The Saudi response to the Americans did not go unnoticed in the conservative kingdom. The letter was heavily debated
and criticised by some of the Saudis as taking a mild stance on the Americans. "The right-wing powers in Saudi Arabia criticised this dialogue initially and demanded that we take a hard-line stance with
the Americans. These powers adopt and seek to maintain the old hard-line notion of relationship between us and the Americans, one which is based on Islam versus infidelity and peace versus war. We should fight
against this type of pressure," said Khashoggi.
This is easier said than done, it seems. Sources have reported that some intellectuals who were involved in the letter have yielded to pressure and
withdrawn their support.
The Ministry of Information in Saudi Arabia also banned the edition of Al-Hayat newspaper which published the latest response of the US intellectuals. The reason for this remains unknown. But Blankenhorn pointed out the positive side.
"I regret the censorship, but on the other hand, censoring the letter has probably meant that more people will read it and learn about it. Most of the letter was read live on Al-Jazeera, for example. In an age of satellite TV and widespread access to the Internet, keeping people from reading a letter or a book is no longer really possible."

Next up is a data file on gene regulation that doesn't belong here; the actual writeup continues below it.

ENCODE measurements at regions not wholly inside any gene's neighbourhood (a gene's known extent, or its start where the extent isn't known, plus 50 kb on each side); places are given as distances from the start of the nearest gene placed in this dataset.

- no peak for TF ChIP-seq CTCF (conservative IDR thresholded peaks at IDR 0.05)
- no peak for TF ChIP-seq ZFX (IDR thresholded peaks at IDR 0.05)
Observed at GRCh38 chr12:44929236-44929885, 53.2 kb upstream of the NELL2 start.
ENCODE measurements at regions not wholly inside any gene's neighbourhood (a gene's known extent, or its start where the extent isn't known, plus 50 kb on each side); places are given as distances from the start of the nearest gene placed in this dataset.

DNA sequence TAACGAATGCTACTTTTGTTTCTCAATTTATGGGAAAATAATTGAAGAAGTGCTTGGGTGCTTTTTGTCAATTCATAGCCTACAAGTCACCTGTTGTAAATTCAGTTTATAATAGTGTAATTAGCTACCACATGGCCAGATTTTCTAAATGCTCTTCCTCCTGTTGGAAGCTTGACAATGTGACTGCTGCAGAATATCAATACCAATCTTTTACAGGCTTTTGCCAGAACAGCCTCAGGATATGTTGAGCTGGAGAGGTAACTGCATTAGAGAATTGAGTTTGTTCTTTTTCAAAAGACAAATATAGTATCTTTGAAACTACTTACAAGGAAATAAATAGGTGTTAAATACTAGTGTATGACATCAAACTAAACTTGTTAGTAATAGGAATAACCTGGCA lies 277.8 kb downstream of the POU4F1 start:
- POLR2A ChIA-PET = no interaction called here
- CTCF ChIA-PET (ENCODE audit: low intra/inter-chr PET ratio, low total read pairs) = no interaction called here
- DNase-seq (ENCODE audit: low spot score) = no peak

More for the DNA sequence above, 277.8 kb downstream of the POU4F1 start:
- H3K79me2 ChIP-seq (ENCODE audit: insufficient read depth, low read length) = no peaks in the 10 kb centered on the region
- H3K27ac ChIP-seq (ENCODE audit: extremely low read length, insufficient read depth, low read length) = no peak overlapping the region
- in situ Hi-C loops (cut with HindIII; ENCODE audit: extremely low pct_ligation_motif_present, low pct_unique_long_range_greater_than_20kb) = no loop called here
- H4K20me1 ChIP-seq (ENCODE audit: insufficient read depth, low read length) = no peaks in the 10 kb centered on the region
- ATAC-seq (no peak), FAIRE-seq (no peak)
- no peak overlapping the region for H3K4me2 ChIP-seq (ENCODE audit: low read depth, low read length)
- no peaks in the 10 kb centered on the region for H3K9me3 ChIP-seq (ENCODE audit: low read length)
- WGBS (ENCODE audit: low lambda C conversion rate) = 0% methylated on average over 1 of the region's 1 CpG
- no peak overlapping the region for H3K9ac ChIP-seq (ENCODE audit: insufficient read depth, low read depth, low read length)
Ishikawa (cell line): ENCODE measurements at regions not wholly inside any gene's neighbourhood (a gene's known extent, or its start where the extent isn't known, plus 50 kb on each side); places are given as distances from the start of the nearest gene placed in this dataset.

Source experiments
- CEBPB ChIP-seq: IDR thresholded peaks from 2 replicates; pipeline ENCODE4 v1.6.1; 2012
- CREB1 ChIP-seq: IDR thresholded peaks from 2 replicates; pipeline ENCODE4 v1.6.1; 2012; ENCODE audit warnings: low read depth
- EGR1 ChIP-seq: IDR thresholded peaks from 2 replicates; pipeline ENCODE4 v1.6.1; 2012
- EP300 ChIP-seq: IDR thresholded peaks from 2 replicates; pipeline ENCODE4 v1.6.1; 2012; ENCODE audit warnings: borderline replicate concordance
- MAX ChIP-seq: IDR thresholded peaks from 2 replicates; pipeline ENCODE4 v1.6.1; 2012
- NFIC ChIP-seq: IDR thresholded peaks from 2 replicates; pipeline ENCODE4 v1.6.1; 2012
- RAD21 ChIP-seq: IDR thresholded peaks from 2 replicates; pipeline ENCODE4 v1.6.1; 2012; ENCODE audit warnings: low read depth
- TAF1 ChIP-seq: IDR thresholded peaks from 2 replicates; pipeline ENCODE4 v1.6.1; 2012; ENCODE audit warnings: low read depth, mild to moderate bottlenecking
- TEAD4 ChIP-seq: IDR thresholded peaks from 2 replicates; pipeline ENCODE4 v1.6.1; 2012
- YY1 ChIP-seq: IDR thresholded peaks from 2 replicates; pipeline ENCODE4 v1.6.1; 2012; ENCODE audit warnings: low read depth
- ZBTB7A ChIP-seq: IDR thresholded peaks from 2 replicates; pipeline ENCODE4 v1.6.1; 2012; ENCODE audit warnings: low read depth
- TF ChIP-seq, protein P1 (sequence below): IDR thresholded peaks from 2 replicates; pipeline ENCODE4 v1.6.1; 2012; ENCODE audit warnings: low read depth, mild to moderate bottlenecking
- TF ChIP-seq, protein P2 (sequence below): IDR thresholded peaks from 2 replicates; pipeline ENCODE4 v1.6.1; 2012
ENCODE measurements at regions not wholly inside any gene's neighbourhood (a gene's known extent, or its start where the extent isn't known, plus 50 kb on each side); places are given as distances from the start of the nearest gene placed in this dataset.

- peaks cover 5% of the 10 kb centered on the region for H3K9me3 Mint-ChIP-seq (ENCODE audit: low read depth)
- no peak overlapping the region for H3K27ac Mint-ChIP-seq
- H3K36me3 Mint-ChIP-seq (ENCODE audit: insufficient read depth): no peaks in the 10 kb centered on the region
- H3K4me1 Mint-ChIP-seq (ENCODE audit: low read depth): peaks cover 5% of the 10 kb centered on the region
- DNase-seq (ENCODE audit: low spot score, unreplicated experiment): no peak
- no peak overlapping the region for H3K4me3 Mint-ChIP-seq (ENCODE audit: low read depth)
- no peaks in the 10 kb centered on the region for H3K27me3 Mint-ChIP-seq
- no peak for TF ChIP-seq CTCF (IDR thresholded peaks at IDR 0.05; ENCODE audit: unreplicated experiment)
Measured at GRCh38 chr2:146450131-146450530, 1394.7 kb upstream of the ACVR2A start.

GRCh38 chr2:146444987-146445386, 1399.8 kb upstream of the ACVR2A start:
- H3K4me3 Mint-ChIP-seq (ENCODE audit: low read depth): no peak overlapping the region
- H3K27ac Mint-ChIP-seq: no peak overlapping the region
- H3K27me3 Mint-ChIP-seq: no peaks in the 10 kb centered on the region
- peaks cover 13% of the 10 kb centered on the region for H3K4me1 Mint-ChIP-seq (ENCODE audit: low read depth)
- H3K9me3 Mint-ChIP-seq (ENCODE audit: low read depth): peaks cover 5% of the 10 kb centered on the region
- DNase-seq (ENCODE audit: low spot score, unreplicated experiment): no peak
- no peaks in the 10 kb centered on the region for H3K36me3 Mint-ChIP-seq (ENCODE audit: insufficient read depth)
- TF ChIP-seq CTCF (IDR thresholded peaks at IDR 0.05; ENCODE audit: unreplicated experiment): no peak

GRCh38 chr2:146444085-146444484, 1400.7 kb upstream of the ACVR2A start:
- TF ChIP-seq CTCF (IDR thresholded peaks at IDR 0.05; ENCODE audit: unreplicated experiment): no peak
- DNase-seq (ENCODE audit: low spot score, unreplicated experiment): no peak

While the letters were heavily debated in the Arab media, observers were surprised that the letter elicited little attention in the US. Blankenhorn explained that, because the US is a large country and a
superpower "we [Americans] often tend to be a bit insular, and not as interested as we should be in the views of others. Part of the reason for writing the letters is to show that Americans can also listen to
others and communicate respectfully and honestly in the intellectual arena which, unlike military or economic affairs, is a level-playing field where all that matters is the integrity of the ideas."
But to what extent can letters change political realities?
According to Al-Shorian political realities are complicated and it will take more than dialogue between intellectuals to affect change. He believes
that Arab intellectuals have neither political nor social weight. "Only the [Arab] political regimes can change political realities."
The full text of the US and Saudi letters can be found under: www.americanvalues.org